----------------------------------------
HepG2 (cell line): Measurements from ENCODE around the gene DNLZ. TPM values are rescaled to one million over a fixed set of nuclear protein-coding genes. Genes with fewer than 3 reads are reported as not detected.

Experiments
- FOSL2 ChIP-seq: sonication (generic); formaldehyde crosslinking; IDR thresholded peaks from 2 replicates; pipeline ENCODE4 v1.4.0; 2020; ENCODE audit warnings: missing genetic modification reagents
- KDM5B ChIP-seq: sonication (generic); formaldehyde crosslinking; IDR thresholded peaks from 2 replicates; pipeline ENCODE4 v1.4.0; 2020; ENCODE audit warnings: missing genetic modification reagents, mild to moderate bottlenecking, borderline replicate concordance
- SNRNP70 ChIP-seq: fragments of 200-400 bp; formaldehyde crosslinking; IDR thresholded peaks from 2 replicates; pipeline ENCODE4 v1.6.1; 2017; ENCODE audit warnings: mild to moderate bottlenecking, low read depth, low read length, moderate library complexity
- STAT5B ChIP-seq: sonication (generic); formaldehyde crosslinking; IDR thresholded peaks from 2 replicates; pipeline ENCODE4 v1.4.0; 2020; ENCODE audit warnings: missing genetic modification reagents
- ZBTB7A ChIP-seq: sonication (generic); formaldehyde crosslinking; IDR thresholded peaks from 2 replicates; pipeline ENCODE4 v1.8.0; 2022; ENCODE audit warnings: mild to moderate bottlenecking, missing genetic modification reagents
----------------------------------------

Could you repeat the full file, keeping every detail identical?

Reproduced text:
HepG2 (cell line): Measurements from ENCODE around the gene DNLZ. TPM values are rescaled to one million over a fixed set of nuclear protein-coding genes. Genes with fewer than 3 reads are reported as not detected.

Experiments
- FOSL2 ChIP-seq: sonication (generic); formaldehyde crosslinking; IDR thresholded peaks from 2 replicates; pipeline ENCODE4 v1.4.0; 2020; ENCODE audit warnings: missing genetic modification reagents
- KDM5B ChIP-seq: sonication (generic); formaldehyde crosslinking; IDR thresholded peaks from 2 replicates; pipeline ENCODE4 v1.4.0; 2020; ENCODE audit warnings: missing genetic modification reagents, mild to moderate bottlenecking, borderline replicate concordance
- SNRNP70 ChIP-seq: fragments of 200-400 bp; formaldehyde crosslinking; IDR thresholded peaks from 2 replicates; pipeline ENCODE4 v1.6.1; 2017; ENCODE audit warnings: mild to moderate bottlenecking, low read depth, low read length, moderate library complexity
- STAT5B ChIP-seq: sonication (generic); formaldehyde crosslinking; IDR thresholded peaks from 2 replicates; pipeline ENCODE4 v1.4.0; 2020; ENCODE audit warnings: missing genetic modification reagents
- ZBTB7A ChIP-seq: sonication (generic); formaldehyde crosslinking; IDR thresholded peaks from 2 replicates; pipeline ENCODE4 v1.8.0; 2022; ENCODE audit warnings: mild to moderate bottlenecking, missing genetic modification reagents